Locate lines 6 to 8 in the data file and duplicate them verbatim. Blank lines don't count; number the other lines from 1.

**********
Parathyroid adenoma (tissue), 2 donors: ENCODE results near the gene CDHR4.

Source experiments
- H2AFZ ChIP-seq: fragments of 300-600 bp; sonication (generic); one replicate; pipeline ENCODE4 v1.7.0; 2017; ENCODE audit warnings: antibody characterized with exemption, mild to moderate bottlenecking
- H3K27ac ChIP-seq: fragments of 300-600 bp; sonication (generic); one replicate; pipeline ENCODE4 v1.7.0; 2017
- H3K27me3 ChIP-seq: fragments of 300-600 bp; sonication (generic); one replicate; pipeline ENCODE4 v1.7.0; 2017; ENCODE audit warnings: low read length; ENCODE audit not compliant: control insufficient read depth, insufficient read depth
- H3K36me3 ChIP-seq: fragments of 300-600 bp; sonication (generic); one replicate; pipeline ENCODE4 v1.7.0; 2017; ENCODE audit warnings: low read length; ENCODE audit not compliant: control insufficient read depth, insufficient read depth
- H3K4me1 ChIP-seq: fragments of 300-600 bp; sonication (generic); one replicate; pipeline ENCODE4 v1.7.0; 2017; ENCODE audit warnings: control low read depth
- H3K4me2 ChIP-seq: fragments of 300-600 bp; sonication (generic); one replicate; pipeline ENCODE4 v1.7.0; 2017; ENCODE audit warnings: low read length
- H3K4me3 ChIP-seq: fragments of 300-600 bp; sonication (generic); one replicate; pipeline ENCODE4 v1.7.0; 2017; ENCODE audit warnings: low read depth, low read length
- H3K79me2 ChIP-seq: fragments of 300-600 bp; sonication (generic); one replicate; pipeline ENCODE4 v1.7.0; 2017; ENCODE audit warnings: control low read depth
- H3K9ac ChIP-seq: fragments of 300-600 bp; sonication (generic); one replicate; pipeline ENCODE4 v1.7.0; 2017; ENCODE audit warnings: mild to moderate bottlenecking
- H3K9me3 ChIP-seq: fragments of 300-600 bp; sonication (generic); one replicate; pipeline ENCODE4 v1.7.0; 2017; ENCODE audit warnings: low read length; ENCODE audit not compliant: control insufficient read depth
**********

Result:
- H3K36me3 ChIP-seq: fragments of 300-600 bp; sonication (generic); one replicate; pipeline ENCODE4 v1.7.0; 2017; ENCODE audit warnings: low read length; ENCODE audit not compliant: control insufficient read depth, insufficient read depth
- H3K4me1 ChIP-seq: fragments of 300-600 bp; sonication (generic); one replicate; pipeline ENCODE4 v1.7.0; 2017; ENCODE audit warnings: control low read depth
- H3K4me2 ChIP-seq: fragments of 300-600 bp; sonication (generic); one replicate; pipeline ENCODE4 v1.7.0; 2017; ENCODE audit warnings: low read length